While your pledges were out stealing road signs, defacing property, and breaking into campus buildings during the annual scavenger hunt, our candidates were listening to a guest speaker talk about time management skills and effective study habits at our weekly chapter meeting.

While your pledges were running errands and performing arbitrary tasks to complete their interview books, we were hosting a parents’ dinner to learn more about our candidates and their families.

While your brothers were harassing pledges in front of their dates at last weekend’s mixer, our chapter was hosting an etiquette dinner with the top sorority on campus.

While your chapter was trying to coordinate manufactured stories for the upcoming “nationals” visit, my chapter was updating our strategic plan to free up time for feedback and guidance during the leadership consultant’s visit.

While your chapter was searching for loopholes in the risk reduction policy for this weekend’s off-campus party, my chapter was hosting a speaker on alcohol education open to the entire campus. (We hosted a party that weekend too, except we followed our insurance guidelines.)

While your members were swapping stories of drunken female conquests from the previous night, my chapter was hosting a campus-wide program on preventing sexual assault.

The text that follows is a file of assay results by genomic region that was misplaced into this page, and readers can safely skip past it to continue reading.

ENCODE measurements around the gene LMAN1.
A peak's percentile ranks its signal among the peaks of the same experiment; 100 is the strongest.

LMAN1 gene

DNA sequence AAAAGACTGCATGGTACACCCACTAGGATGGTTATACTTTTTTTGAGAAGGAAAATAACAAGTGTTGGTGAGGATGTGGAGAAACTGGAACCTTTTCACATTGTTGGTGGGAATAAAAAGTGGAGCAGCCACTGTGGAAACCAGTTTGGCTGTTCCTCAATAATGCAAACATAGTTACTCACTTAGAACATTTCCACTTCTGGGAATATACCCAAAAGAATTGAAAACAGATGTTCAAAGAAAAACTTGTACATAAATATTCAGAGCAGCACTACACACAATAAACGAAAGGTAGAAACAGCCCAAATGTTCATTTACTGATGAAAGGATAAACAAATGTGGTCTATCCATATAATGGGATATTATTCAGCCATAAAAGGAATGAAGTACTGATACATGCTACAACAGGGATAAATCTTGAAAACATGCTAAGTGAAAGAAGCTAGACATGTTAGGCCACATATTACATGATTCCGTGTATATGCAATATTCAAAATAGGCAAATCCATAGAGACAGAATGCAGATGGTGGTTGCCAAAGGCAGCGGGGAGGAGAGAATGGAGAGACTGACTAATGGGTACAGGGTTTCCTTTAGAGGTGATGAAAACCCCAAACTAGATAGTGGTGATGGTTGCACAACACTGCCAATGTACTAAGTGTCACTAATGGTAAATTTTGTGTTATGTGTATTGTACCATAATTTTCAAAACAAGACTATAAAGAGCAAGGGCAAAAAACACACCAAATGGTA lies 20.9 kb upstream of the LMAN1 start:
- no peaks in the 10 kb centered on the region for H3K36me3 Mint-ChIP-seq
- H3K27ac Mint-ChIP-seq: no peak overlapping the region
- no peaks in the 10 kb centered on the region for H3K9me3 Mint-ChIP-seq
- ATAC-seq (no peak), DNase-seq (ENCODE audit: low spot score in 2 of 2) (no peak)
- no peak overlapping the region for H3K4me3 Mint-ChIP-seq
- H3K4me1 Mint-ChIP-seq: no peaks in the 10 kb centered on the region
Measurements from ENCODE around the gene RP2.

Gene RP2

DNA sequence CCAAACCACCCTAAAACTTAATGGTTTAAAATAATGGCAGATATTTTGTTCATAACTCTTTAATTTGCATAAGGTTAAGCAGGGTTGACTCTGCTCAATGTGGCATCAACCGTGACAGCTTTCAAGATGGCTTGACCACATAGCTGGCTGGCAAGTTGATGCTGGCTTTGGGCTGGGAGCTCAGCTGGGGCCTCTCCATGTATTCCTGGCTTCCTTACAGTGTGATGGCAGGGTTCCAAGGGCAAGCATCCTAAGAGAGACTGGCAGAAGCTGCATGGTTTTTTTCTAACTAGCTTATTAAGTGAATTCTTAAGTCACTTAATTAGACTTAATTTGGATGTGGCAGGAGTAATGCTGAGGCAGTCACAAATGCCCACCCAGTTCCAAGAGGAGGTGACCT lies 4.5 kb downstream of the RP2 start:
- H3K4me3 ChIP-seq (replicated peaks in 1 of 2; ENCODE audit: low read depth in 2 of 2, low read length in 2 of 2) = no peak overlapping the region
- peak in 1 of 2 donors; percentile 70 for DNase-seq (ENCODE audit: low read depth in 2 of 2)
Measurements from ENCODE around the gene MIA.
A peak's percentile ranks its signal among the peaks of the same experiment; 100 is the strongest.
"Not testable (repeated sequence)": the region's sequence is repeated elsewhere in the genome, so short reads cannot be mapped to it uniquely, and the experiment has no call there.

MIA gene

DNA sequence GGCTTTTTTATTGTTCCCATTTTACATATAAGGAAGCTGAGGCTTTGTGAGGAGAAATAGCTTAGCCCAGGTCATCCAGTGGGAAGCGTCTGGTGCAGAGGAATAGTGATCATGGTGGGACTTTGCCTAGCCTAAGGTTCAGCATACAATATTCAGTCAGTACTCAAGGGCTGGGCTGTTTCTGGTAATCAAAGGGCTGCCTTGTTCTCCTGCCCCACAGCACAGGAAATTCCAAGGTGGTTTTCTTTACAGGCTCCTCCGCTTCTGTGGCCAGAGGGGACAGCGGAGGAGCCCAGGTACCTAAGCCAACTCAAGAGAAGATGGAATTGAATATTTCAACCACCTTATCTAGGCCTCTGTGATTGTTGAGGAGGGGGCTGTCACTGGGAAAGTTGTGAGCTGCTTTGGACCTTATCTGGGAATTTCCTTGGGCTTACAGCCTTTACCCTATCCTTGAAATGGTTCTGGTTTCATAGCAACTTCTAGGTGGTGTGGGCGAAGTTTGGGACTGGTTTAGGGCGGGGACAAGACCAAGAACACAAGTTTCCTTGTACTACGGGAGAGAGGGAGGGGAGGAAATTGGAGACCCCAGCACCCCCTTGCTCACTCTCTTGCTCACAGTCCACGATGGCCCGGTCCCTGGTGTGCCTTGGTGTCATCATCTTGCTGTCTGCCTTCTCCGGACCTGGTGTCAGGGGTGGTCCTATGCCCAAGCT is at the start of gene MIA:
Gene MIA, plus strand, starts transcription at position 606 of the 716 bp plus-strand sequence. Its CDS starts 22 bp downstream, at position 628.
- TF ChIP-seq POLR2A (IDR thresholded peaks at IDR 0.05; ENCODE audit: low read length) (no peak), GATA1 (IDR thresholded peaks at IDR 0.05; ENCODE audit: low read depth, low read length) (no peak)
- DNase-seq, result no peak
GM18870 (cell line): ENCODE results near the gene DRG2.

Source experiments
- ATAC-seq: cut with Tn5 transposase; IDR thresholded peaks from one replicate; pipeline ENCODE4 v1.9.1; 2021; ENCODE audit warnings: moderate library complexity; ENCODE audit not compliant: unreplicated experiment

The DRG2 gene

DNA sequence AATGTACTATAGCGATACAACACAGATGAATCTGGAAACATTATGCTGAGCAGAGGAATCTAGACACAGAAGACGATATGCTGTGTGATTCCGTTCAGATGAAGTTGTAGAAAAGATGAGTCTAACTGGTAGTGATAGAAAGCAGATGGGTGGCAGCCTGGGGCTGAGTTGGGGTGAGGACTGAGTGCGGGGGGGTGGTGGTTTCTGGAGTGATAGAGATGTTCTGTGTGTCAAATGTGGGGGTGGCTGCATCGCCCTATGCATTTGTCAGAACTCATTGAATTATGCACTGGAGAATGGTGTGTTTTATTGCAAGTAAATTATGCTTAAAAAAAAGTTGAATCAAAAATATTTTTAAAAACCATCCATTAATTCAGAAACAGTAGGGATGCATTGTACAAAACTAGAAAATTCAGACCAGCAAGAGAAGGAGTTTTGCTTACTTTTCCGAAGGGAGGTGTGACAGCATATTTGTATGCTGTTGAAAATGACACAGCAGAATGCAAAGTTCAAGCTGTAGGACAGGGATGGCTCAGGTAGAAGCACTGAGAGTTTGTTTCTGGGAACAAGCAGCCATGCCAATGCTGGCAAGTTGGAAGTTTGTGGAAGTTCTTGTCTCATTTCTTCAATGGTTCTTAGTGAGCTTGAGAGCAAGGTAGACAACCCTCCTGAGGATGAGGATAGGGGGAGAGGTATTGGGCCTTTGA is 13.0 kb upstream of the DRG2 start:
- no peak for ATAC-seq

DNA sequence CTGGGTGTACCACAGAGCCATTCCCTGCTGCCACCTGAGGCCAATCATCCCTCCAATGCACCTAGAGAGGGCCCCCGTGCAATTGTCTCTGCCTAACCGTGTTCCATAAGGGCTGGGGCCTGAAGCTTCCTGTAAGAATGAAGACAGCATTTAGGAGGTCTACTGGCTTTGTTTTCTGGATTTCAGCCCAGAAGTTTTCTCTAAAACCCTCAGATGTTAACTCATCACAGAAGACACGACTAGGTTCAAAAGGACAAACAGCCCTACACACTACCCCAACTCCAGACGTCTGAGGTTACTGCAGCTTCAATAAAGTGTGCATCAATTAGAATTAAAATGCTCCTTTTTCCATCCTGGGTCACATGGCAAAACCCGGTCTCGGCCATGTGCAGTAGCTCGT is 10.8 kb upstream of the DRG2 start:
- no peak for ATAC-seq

While your chapter accepted mediocrity, we sought excellence.

While your chapter slowly fumbled everything away, we gradually earned our way to the top.

And while your chapter looked for someone to blame, we resolved to reach for the next level.

Rock Chapter recipients proudly display their awards during the 64th Grand Chapter in Boston.

Leverage the power of feedback loops

Wired is currently running a story about how one California city got speeders to slow down in school zones, all without the consequence of earning a speeding ticket:

In five Garden Grove school zones, they put up what are known as dynamic speed displays, or driver feedback signs: a speed limit posting coupled with a radar sensor attached to a huge digital readout announcing “Your Speed.”

The results fascinated and delighted the city officials. In the vicinity of the schools where the dynamic displays were installed, drivers slowed an average of 14 percent. Not only that, at three schools the average speed dipped below the posted speed limit.

The signs leverage what’s called a feedback loop, a profoundly effective tool for changing behavior. The basic premise is simple. Provide people with information about their actions in real time (or something close to it), then give them an opportunity to change those actions, pushing them toward better behaviors.

They are in fact powerful tools that can help people change bad behavior patterns, even those that seem intractable. Just as important, they can be used to encourage good habits, turning progress itself into a reward. In other words, feedback loops change human behavior.